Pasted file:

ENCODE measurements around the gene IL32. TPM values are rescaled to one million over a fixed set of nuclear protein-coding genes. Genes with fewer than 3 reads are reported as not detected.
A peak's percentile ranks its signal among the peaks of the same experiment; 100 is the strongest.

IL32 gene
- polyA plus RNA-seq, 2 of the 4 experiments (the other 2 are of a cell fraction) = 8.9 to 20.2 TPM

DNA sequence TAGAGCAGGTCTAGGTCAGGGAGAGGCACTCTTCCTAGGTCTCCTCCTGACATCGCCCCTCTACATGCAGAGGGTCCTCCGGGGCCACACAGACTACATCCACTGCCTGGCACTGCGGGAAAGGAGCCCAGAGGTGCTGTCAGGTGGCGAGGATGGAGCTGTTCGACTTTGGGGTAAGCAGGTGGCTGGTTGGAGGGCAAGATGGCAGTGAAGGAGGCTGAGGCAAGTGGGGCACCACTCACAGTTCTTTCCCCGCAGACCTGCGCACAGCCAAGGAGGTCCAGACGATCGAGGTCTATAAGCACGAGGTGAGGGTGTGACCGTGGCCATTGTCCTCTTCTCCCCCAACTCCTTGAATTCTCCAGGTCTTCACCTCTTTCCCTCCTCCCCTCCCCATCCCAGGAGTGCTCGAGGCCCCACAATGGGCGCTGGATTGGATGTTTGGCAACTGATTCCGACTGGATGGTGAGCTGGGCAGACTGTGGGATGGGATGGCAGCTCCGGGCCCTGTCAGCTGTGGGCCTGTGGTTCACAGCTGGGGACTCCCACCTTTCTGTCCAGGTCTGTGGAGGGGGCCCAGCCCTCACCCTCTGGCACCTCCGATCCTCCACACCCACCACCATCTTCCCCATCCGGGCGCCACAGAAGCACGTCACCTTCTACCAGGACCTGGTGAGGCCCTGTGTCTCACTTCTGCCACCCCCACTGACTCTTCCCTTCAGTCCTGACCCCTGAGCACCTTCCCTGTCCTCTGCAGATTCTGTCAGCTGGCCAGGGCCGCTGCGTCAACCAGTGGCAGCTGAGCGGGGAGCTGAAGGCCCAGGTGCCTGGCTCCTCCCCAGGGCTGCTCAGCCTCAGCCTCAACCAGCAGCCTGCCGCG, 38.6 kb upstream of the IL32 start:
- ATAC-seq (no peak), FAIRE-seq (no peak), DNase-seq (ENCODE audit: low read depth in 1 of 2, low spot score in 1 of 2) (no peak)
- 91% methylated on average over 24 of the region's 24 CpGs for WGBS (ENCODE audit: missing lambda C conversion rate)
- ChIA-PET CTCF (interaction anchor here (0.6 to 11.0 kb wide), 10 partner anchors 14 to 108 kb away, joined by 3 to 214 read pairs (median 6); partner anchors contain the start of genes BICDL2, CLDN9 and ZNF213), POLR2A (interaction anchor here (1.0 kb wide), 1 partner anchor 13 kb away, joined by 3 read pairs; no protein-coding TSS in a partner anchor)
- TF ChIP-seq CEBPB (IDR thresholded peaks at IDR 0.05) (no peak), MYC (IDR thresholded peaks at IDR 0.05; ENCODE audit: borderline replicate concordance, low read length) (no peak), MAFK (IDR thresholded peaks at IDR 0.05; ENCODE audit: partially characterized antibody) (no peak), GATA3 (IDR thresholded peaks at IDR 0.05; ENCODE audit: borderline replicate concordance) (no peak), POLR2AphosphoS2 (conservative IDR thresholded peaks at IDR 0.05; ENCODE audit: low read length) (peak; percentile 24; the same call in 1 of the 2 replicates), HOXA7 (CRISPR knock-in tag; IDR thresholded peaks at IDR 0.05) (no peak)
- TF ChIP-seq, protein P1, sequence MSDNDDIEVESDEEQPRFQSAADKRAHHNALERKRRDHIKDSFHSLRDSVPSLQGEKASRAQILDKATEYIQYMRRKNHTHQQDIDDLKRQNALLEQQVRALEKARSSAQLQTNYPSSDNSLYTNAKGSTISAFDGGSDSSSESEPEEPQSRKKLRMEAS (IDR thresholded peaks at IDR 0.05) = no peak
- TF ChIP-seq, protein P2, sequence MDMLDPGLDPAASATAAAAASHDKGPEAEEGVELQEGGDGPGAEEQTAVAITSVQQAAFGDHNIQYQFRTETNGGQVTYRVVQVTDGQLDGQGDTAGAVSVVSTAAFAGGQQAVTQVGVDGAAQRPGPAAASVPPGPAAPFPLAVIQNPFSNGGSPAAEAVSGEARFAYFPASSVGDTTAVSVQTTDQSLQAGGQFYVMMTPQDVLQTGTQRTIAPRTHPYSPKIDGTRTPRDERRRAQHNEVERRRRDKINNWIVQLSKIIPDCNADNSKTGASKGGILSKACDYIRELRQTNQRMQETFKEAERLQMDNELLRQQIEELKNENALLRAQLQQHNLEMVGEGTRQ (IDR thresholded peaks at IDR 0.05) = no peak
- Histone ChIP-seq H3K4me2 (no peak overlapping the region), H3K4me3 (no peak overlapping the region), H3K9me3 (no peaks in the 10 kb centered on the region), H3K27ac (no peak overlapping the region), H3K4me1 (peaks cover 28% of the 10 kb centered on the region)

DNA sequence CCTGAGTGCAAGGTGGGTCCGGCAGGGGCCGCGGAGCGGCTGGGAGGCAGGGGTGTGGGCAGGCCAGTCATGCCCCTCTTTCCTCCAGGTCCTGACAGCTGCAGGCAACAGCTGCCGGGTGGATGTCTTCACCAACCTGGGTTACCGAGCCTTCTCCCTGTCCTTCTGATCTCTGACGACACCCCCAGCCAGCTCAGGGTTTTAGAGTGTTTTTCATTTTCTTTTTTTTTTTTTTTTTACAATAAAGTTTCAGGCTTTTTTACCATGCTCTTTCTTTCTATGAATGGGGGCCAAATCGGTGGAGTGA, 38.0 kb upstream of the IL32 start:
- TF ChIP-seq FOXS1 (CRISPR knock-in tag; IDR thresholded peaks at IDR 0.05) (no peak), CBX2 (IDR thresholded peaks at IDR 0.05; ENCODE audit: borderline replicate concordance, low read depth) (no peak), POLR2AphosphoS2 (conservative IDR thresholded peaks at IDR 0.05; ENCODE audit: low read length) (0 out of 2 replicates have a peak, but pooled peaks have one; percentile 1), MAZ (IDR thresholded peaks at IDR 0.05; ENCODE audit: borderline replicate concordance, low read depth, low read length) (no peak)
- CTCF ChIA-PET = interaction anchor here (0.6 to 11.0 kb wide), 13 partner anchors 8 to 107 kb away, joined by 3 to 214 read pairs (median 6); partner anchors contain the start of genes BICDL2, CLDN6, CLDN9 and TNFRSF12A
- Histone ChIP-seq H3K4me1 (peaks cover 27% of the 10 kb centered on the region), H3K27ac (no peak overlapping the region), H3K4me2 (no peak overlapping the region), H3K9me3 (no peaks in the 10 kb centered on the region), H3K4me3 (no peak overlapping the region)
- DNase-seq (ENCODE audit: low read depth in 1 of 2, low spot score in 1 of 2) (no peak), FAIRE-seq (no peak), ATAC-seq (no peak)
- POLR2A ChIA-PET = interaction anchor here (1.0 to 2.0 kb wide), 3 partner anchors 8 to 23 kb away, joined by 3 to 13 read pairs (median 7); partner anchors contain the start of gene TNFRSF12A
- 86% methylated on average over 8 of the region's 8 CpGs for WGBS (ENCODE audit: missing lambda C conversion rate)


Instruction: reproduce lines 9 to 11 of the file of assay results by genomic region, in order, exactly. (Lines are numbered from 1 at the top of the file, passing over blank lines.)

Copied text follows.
- TF ChIP-seq CEBPB (IDR thresholded peaks at IDR 0.05) (no peak), MYC (IDR thresholded peaks at IDR 0.05; ENCODE audit: borderline replicate concordance, low read length) (no peak), MAFK (IDR thresholded peaks at IDR 0.05; ENCODE audit: partially characterized antibody) (no peak), GATA3 (IDR thresholded peaks at IDR 0.05; ENCODE audit: borderline replicate concordance) (no peak), POLR2AphosphoS2 (conservative IDR thresholded peaks at IDR 0.05; ENCODE audit: low read length) (peak; percentile 24; the same call in 1 of the 2 replicates), HOXA7 (CRISPR knock-in tag; IDR thresholded peaks at IDR 0.05) (no peak)
- TF ChIP-seq, protein P1, sequence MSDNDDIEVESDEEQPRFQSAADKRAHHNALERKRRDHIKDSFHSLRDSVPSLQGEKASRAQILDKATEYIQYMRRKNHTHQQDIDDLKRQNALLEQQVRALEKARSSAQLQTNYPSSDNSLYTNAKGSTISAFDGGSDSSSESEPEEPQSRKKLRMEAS (IDR thresholded peaks at IDR 0.05) = no peak
- TF ChIP-seq, protein P2, sequence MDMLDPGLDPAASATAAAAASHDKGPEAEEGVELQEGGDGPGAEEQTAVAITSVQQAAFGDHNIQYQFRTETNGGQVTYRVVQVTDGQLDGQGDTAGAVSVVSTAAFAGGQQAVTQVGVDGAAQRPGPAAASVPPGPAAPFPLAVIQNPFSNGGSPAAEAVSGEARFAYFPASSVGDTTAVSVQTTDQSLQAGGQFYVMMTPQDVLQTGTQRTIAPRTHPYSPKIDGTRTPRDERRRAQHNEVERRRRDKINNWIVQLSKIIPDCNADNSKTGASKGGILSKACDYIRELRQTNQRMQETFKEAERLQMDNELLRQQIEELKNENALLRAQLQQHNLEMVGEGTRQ (IDR thresholded peaks at IDR 0.05) = no peak